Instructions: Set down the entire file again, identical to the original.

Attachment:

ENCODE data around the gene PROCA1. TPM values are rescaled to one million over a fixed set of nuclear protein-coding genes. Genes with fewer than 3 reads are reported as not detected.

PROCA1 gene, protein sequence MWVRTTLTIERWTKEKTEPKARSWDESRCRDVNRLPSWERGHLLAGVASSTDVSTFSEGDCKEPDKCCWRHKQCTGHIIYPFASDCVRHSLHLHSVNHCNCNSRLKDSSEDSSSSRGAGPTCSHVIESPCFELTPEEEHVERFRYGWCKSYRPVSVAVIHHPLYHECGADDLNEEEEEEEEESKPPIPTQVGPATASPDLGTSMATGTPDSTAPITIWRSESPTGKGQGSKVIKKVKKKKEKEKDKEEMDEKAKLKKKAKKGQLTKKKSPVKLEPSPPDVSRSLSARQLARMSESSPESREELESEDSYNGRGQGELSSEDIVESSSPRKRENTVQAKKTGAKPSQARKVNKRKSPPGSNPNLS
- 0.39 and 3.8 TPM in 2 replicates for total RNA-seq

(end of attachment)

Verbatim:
ENCODE data around the gene PROCA1. TPM values are rescaled to one million over a fixed set of nuclear protein-coding genes. Genes with fewer than 3 reads are reported as not detected.

PROCA1 gene, protein sequence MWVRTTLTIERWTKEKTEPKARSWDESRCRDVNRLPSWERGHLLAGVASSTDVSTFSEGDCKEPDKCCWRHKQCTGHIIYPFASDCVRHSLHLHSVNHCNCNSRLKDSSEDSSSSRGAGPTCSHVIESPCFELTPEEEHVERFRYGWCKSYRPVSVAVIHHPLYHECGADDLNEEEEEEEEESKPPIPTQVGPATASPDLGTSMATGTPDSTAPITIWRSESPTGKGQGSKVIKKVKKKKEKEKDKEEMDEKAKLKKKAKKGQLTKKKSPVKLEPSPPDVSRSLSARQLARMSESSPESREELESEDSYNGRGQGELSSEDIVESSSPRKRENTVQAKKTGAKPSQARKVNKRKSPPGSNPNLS
- 0.39 and 3.8 TPM in 2 replicates for total RNA-seq